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Faculty Resources

Using Bloom's Taxonomy to Create Higher Order Thinking

Benjamin Bloom, while working at the University of Chicago in 1956, developed his theory on Educational Objectives. In 2001, the taxonomy was revised.  Below you will see the changes:

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The revised Bloom's also addresses the Cognitive Domain and the Knowledge Domain.  It is the cognitive domain that helps us write learning objectives.  Notice the hierarchical levels.  Undergraduate students are expected to move up through the three lower levels while graduate students are expected to work at the higher cognitive levels.

 The cognitive processes dimension - categories, cognitive processes (and alternative names)

Remember

Understand

Apply

Analyze

Evaluate

Create

Recognizing

Interpreting

Executing

Differentiating

Checking

Generating

(Identifying)

 

(clarifying, paraphrasing, representing, translating)

(carrying out)

(discriminating, distinguishing, focusing, selecting

(coordinating, detecting, monitoring, testing)

(hypothesizing)

 

 

 

 

 

 

Recalling

Exemplifying

Implementing

Organizing

Critiquing

Planning

(retrieving)

(illustrating, instantiating)

(using)

(finding, coherence, integrating, outlining, parsing, structuring)

(judging)

(designing)

 

 

 

 

 

 

 

Classifying

 

Attributing

 

Producing

 

(categorizing, subsuming)

 

(deconstructing)

 

(construct)

 

 

 

 

 

 

 

Summarizing

 

 

 

 

 

(abstracting, generalizing)

 

 

 

 

 

 

 

 

 

 

 

Inferring

 

 

 

 

 

(concluding, extrapolating, interpolating, predicting)

 

 

 

 

 

 

 

 

 

 

 

Comparing

 

 

 

 

 

(contrasting, mapping, matching)

 

 

 

 

 

 

 

 

 

 

 

Explaining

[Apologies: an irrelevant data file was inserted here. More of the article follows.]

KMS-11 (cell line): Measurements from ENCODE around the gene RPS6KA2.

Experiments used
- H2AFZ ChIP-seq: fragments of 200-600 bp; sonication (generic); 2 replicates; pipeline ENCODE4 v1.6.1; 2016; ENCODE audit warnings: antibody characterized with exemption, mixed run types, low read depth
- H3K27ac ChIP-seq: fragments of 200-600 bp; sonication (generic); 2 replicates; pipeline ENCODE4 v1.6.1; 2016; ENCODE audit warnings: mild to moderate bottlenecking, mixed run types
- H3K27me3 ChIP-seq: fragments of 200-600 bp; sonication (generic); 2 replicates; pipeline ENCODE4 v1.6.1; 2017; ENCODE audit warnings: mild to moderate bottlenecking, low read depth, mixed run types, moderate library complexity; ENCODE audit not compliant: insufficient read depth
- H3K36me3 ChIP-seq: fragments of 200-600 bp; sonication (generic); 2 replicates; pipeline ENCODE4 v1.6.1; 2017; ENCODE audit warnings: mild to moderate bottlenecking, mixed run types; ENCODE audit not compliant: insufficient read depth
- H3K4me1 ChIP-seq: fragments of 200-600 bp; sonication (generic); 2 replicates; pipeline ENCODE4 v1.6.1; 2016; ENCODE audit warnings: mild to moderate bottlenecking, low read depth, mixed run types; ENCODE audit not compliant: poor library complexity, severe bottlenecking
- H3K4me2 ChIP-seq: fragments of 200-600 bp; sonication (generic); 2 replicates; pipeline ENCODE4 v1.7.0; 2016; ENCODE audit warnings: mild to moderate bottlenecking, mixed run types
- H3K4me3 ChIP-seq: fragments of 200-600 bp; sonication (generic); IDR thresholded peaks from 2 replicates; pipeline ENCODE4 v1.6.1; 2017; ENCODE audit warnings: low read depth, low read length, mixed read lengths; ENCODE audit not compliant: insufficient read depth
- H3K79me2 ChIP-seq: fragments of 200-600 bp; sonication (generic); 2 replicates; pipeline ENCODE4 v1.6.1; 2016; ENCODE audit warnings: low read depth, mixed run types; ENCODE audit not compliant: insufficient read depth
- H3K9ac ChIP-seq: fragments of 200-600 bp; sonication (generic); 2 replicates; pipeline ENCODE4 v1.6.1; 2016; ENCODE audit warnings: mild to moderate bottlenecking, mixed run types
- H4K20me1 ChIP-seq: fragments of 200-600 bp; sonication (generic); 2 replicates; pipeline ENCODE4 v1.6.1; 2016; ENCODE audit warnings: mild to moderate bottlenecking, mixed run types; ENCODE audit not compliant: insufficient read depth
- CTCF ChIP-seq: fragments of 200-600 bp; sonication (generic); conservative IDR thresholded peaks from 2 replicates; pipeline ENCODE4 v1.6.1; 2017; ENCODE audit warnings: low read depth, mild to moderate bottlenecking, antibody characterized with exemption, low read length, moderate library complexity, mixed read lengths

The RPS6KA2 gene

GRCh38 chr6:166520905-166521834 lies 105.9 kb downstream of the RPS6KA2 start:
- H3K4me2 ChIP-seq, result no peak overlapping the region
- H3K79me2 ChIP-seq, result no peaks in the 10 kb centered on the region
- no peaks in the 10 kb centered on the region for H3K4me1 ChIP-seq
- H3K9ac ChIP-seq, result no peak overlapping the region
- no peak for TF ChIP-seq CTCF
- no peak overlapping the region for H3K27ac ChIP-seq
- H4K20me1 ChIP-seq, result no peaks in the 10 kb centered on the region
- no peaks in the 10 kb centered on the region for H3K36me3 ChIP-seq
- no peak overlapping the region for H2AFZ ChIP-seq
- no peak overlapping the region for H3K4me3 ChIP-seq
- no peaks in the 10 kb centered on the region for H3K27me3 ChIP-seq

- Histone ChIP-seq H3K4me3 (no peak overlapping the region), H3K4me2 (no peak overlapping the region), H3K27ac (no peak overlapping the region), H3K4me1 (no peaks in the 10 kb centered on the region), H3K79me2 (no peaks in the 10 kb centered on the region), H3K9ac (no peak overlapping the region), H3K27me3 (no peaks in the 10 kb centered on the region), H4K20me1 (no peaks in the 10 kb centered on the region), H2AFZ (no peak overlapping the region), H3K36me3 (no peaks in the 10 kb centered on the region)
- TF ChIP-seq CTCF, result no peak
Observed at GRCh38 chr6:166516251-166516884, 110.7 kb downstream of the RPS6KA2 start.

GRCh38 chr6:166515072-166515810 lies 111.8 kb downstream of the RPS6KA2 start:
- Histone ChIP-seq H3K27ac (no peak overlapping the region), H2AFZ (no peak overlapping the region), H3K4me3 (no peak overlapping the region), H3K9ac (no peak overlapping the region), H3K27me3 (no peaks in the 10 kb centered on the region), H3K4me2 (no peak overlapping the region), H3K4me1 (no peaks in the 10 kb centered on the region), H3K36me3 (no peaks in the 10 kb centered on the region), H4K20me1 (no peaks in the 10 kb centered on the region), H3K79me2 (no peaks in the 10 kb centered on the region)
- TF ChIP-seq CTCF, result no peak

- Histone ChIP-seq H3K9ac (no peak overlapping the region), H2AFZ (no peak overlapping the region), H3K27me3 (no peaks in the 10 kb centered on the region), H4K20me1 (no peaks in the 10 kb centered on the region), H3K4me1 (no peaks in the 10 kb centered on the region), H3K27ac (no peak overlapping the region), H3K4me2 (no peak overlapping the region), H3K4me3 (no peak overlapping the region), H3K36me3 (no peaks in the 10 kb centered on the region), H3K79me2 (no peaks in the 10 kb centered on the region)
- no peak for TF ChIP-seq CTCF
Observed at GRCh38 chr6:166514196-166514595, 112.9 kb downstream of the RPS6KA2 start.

(constructing models)

 

 

 

 

Source 

Learning Objective Verbs

Remember

  • Define, recall, recognize, list
  • Remember, identify… was, is, did
  • Who, what, where, when / how many, how much
  • Acquire

Understand

  • Describe, compare, rephrase, contrast (abstract)
  • Put into your own words
  • Give an example, explain the main idea
  • What is most important, What caused this
  • What will probably happen
  • Translate, interpret, convert, transform, abstract

Apply

  • Apply, use, prepare, employ, classify, generalize, choose
  • Solve… which… how would you
  • Write an example
  • Explain, sequence, repair plan, operate

Analyze

  • Analyze, compare, detect, discover, identify, distinguish, order, outline, classify, discriminate, catalog, recognize
  • Investigate, explore, determine, estimate, observe
  • Identify motives or causes… support
  • Draw conclusions
  • Determine evidence… why
  • What reasons are given
  • What method is used
  • What words suggest, breakdown ideas

Evaluate

  • Evaluate, judge, measure, test, appraise
  • Select, verify, rank, check, argue
  • Assess… give your opinion and reasons
  • Decide which is the better picture/solution

Create

  • Integrate, propose, theorize, build, plan, formulate, specify, organize, systematize
  • Predict, construct, produce
  • How can we improve… write
  • What would happen if… develop
  • Design a plan, devise a model
  • How can we solve… synthesize

Modified from Faculty Orientation Handbook by George Drops 2006

Bloom’s Digital Taxonomy by Andrew Churches a thorough orientation to the revised taxonomy; practical recommendations for a wide variety of ways mapping the taxonomy to the uses of current online technologies; and associated rubrics

Bloom et al.’s Taxonomy of the Cognitive Domain (Dr. William G. Huitt, Valdosta State University)

The Autumn2002 issue of Theory Into Practice (vol. 41/issue 4) includes the following articles:

Author Title Pages
Krathwohl, D. R. A Revision of Bloom’s Taxonomy: An Overview 212-218
Pintrich, P.R. The Role of Metacognitive Knowledge in Learning, Teaching, and Assessing 219-225
Mayer, R.E. Rote Versus Meaningful Learning 226-232
Raths, J. Improving Instruction 233-237
Ferguson, C. Using the Revised Taxonomy to Plan and Deliver Team-Taught, Integrated, Thematic Units 238-243
Byrd, P.A. The Revised Taxonomy and Prospective Teachers 244-248
Airasian, P.W. & Miranda, H. The Role of Assessment in the Revised Taxonomy 249-254
Anderson, L.W. Curricular Alignment: A Re-Examination 255-260

The Best Resources For Helping Teachers Use Bloom’s Taxonomy In The Classroom (Larry Ferlazzo’s Websites of the Day…)

*Anderson, L.W. (Ed.), Krathwohl, D.R. (Ed.), Airasian, P.W., Cruikshank, K.A., Mayer, R.E., Pintrich, P.R., Raths, J., & Wittrock, M.C. (2001). A taxonomy for learning, teaching, and assessing: A revision of Bloom’s Taxonomy of Educational Objectives (Complete edition). New York: Longman. [Request through Books Direct]

Source

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